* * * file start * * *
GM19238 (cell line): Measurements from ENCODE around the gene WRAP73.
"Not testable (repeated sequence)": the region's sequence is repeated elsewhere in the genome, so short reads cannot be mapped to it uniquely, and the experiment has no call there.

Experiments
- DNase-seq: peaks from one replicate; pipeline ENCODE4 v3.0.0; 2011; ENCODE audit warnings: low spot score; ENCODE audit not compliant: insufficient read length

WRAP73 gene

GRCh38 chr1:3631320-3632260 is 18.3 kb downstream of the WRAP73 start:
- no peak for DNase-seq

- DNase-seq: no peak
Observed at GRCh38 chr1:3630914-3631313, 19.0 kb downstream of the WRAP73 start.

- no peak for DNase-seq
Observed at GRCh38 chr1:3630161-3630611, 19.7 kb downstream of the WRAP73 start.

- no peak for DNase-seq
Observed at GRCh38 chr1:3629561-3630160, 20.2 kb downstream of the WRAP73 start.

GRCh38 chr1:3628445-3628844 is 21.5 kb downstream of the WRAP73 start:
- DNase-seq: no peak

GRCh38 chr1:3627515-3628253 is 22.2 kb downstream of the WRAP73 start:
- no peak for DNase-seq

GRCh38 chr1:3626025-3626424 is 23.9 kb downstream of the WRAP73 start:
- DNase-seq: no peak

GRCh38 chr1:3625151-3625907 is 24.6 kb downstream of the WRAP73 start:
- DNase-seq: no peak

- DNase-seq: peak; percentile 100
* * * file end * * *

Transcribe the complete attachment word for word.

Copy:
GM19238 (cell line): Measurements from ENCODE around the gene WRAP73.
"Not testable (repeated sequence)": the region's sequence is repeated elsewhere in the genome, so short reads cannot be mapped to it uniquely, and the experiment has no call there.

Experiments
- DNase-seq: peaks from one replicate; pipeline ENCODE4 v3.0.0; 2011; ENCODE audit warnings: low spot score; ENCODE audit not compliant: insufficient read length

WRAP73 gene

GRCh38 chr1:3631320-3632260 is 18.3 kb downstream of the WRAP73 start:
- no peak for DNase-seq

- DNase-seq: no peak
Observed at GRCh38 chr1:3630914-3631313, 19.0 kb downstream of the WRAP73 start.

- no peak for DNase-seq
Observed at GRCh38 chr1:3630161-3630611, 19.7 kb downstream of the WRAP73 start.

- no peak for DNase-seq
Observed at GRCh38 chr1:3629561-3630160, 20.2 kb downstream of the WRAP73 start.

GRCh38 chr1:3628445-3628844 is 21.5 kb downstream of the WRAP73 start:
- DNase-seq: no peak

GRCh38 chr1:3627515-3628253 is 22.2 kb downstream of the WRAP73 start:
- no peak for DNase-seq

GRCh38 chr1:3626025-3626424 is 23.9 kb downstream of the WRAP73 start:
- DNase-seq: no peak

GRCh38 chr1:3625151-3625907 is 24.6 kb downstream of the WRAP73 start:
- DNase-seq: no peak

- DNase-seq: peak; percentile 100